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What is really happening in Spain.

Amongst all the media talk of “savage cuts” in government spending in Spain (supposedly government spending is being cut by “17%” – surely that should mean that government spending next year will be 17% less than it is this year, does anyone believe it will be?) I have noticed the following facts……

Civil Service pay is being “frozen” (not cut by 17%), and unemployment benefits and pensions are not being cut at all – rather important in a nation with about 24% unemployment, and with a rising percentage of retired people on top of this.

I have also noticed that both personal and company taxation are going to be increased in Spain (on top of the tax increases that have already happened).

This increase in taxation (both on individuals and enterprises) may well hit the economy rather badly – but, have no doubt, the international collectivists will blame any slump on the “17% cut in government spending”.

At least no one is  suggesting that major savings could be made from getting Spain out of wars it is not in, or by cutting the Spanish armed forces (all 1% of  GDP that they cost).

In Spain (as in so many places) the Welfare State is out of control – and after today’s “dramatic action” (the “most savage cuts since Spain returned to democracy in 1975″  -  as “Euronews” put it,  just before getting on to the important business of attacking evil Jews for fireing rubber bullets and teargas at noble Islamists) …..  the Welfare State will still be out of control.

10 Comments

  1. john in cheshire says:

    There is no sign that the end is in sight for the depression (or is it a recession) that started in autumn of 2007. I think it’s going to last for another 5 years at least. And at the end of it we will all be poor (not poorer, poor). And those of us who have retired and are living on our savings, well, they’ll all be gone and we’ll spend our last few years in abject misery. People who, like me, had thought that saving for our old age would be a prudent (remember that word?) thing to do. I wish I’d spent my money on things, now, at least I’d have something to show for it. While I have every sympathy for Spain, Greece, Ireland etc, I’m more concerned with what’s going to happen to us,here in our country, because no one else seems to be.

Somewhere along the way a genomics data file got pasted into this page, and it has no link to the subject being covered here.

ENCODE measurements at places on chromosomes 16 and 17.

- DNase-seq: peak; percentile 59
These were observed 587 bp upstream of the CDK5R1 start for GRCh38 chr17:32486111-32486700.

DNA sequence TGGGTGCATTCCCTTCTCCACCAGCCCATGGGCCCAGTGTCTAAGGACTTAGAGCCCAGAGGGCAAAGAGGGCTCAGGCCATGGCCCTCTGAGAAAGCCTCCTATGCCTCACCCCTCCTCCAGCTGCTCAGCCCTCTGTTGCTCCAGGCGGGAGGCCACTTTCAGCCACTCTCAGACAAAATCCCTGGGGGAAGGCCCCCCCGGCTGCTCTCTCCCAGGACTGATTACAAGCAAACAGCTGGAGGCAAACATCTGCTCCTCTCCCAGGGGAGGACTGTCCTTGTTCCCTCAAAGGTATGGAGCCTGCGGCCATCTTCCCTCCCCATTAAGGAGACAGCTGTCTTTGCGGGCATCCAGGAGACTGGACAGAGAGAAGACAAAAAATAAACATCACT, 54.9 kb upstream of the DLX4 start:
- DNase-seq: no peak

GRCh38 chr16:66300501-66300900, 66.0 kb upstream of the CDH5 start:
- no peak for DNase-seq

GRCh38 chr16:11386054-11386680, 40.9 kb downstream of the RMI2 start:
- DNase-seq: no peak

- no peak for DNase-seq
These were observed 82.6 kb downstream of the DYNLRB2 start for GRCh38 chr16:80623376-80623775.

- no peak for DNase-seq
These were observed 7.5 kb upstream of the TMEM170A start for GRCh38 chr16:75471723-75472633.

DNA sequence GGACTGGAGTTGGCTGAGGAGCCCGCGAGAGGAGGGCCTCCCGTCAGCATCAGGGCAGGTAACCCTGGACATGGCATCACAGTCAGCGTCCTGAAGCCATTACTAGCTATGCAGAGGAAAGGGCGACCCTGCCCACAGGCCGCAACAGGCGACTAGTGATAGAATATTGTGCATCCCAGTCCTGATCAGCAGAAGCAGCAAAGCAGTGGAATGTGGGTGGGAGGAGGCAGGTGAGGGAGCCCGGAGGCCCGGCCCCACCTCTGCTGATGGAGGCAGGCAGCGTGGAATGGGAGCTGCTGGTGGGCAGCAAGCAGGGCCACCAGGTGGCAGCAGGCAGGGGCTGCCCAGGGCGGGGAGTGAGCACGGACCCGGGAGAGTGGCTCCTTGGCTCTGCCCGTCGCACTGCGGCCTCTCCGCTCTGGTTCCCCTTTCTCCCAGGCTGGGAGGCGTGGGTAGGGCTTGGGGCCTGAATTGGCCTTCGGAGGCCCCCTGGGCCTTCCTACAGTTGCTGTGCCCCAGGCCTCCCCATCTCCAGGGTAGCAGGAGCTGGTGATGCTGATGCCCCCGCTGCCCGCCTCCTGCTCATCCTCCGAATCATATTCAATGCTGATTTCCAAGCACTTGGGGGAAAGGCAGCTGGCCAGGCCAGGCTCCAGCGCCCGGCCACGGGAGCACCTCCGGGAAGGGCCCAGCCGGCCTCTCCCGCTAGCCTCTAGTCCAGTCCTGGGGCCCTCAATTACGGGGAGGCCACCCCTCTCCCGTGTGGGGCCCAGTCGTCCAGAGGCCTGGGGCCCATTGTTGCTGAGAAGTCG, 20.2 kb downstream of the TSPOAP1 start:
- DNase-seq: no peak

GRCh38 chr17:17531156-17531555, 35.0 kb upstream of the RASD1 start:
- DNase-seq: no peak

2. Ian B says:

    It’s the famous Misesian Ratchet. I don’t think even Von Mises could have imagined it on this scale though.

  3. Paul Marks says:

    John it turns out the best investment is also the oldest – bringing children into the world and raising them to be decent men and women.

    I hope you have done that.

    Sadly I have not.

  4. Lynne says:

    Paul, there’s a typo or three. You wrote Spain when you are obviously talking about the UK. Spain would never be that stupid. Oh, wait…

  5. NickM says:

    Paul,
    The best investment is beginning to look like a Toyota Hi-Lux, a loyal but vicious dog and an assault rifle. You think those Mad Max movies were just for entertainment?

  6. Paul Marks says:

    Skills are imortant to.

    For example, I have friends who have extensive farming skills – pity they are getting de facto thrown off their land to make way for more housing estates (sorry an “Eco Town”).

    However, they lack certain vital skill sets.

    Such as the making of firearms and ammunition.

    Some Americans I know would have made mincemeat of the baddies in the “Mad Max” films – because they have these skills (and also the skill of using the stuff they make).

  7. Mr Ed says:

    The (future Lieutenant) Simon Häyhä got thrown off his land to make way for Socialism, when Stalin took his Finnish village into the Soviet Union, but not before he had personally shot over 700 Bolshevik troops. If the Finns had had a regiment like him, he might have kept his land.

    In the end, the voracious hordes of tax feeders are either going to have to adapt, or perish, whether in Spain or Stevenage; the question is whether they take their victims with them or not.

  8. NickM says:

    Mr Ed,
    Much though the Finns were hard buggers in their war with Stalin (what he started) (a) they had swastikas on their fighter planes and (b) if you want to to visit a more regulated European state then Finnland I’m struggling to think.

    I like the Czechs. Rampaged on by NAZIs and Soviets alike they kept their “Fuck Off!” attitude. I would move to Prague tomorrow if the language wasn’t also “Fuck Off!”.

  9. Mr Ed says:

    Nick, your first point is misconceived; the Finnish swastika was blue, it had no more connection with the Nazis than the Swastikas on Hindu temples in Leicester today, it was a symbol of luck and protection. The Finland of the 1930s was no economic nirvana either, but they at least hankered for freedom at the time of the Winter War and in the Continuation War, during the latter they were co-belligerents with, not allies of, Germany. During the former, The USSR was allied with Germany during the Winter War, and then they turned on the Finns in 1944 devastating much of the north.

    The Czechs did not fight in ’68, unlike the Hugnarians in ’56. In Victor Suvorov’s ‘The Liberators’, his account of Soviet Army life includes an account of the invasion of ’68, and suggests that the Czechs more or less confined themselves to arguing with Soviet troops, and those troops exposed to Czech living standards and argument were often shipped off to the Chinese frontier….

  10. Paul Marks says:

    Sadly there is not a major country in Europe (or just about anywhere else) that does not have a an out-of-control government.

    Finland is no worse than Britain (although that is an incredibly low standard of comparison).

    And the deep forests of Finland perhaps someonw like Hayha would do better than a man would do here.

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